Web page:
It is very important to speak with your child’s school if you have concerns about your child’s progress.
If you are worried your child is falling behind, but no one has identified a concern:
- Talk to someone who is working with your child
- It is a really good idea to make a note of all your worries and concerns before you speak to someone. You could for example keep a diary of how your child is behaving at home on different days of the week, before and after school to see if there are any patterns emerging. This could help to identify if there are worries about certain subjects, teachers or peer groups
Who you should talk to:
- Before your child starts school – your GP or health visitor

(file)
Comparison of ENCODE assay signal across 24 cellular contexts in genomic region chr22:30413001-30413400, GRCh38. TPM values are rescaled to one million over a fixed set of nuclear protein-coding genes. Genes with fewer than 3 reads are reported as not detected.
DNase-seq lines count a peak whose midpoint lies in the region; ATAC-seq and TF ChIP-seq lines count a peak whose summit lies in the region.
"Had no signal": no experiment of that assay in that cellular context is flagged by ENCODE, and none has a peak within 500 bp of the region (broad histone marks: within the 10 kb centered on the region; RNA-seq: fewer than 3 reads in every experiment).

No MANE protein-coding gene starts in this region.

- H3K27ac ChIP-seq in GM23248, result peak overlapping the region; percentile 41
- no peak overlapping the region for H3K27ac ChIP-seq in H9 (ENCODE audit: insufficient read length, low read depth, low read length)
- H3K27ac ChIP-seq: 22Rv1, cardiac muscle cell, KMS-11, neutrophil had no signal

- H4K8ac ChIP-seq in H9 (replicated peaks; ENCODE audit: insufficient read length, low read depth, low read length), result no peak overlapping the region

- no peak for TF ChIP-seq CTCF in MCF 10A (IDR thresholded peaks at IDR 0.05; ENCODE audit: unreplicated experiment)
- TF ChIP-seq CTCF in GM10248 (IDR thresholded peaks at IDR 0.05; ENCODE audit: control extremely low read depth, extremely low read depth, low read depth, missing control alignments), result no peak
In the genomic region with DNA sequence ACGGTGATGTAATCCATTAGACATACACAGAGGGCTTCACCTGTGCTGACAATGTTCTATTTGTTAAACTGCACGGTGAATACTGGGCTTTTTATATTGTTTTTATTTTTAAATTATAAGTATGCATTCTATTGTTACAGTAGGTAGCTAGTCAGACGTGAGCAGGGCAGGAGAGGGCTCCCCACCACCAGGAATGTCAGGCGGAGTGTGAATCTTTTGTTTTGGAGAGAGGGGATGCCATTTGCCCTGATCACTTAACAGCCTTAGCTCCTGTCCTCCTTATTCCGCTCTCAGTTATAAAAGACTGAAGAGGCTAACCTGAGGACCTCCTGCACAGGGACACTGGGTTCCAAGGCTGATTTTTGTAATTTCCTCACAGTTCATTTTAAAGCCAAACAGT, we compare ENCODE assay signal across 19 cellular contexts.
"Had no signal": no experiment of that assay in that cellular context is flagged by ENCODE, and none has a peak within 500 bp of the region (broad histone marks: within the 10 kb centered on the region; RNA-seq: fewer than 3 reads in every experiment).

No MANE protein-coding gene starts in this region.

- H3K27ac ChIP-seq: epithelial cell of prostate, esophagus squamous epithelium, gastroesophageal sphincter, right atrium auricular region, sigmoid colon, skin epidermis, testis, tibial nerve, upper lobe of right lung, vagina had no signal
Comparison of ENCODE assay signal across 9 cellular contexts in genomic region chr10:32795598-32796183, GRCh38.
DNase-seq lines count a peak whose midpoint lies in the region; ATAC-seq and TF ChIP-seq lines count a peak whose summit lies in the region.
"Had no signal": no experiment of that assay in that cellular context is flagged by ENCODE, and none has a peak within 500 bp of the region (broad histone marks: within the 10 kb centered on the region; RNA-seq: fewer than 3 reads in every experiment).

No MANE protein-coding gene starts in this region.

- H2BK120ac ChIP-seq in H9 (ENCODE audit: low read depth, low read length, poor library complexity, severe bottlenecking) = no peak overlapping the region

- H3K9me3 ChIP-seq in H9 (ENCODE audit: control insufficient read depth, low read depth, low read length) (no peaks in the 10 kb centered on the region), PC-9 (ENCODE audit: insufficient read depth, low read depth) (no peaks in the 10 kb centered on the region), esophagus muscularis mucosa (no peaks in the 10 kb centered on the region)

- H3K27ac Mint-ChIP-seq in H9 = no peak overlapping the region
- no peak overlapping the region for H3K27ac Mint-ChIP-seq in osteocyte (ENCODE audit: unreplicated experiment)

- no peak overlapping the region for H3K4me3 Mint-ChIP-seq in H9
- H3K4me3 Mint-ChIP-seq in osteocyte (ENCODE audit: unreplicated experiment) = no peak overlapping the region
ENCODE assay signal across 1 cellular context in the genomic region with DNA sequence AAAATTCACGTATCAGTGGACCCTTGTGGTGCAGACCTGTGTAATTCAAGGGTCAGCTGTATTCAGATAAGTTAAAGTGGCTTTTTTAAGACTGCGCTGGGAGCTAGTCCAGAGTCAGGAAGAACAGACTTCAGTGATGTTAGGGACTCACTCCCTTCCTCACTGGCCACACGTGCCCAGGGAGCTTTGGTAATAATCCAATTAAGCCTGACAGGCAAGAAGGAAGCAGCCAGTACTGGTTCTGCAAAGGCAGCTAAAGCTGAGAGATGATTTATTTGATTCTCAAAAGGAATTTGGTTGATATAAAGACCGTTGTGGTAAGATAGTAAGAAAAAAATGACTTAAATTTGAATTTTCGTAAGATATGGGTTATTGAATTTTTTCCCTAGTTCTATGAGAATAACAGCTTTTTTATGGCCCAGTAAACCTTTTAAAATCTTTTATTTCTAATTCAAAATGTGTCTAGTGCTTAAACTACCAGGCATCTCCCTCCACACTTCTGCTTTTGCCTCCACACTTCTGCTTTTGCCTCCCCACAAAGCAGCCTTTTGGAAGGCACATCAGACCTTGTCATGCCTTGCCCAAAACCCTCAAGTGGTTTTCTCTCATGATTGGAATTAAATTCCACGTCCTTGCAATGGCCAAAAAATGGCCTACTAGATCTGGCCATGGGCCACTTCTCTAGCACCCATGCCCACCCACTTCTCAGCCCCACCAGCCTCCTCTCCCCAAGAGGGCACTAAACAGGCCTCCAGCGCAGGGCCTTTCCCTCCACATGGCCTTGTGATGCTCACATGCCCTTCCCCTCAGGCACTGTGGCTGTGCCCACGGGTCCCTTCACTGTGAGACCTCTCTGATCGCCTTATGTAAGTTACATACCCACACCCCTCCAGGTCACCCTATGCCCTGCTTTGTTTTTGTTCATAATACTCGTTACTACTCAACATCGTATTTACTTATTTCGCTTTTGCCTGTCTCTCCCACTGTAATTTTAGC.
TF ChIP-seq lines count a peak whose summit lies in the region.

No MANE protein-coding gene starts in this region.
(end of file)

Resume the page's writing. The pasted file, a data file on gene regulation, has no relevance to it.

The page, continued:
- At nursery or pre-school – your child's key worker or Special Educational Needs Co-ordinator (SENCo)
- At primary school – your child's class teacher or SENCo
- At secondary school – your child's form tutor, subject teacher, head of year or SENCo
- In post-16 education or training – your child's tutor, teacher or SENCo
Special Educational Needs (SEN) Support
If your child is not making expected progress at school, even when their teacher has adapted teaching methods and materials to suit the child’s style and rate of learning, they may have Special Educational Needs (SEN). Find out more about SEN Support and the special educational provision we expect from schools.
You and your child should be involved with decisions that are being made about SEN Support.
Information, advice and support
Norfolk SEND Partnership website has downloadable booklets on the most commonly asked questions about SEN. They can also give impartial information, advice and support about SEND, across education, health or social care (where it is linked to education).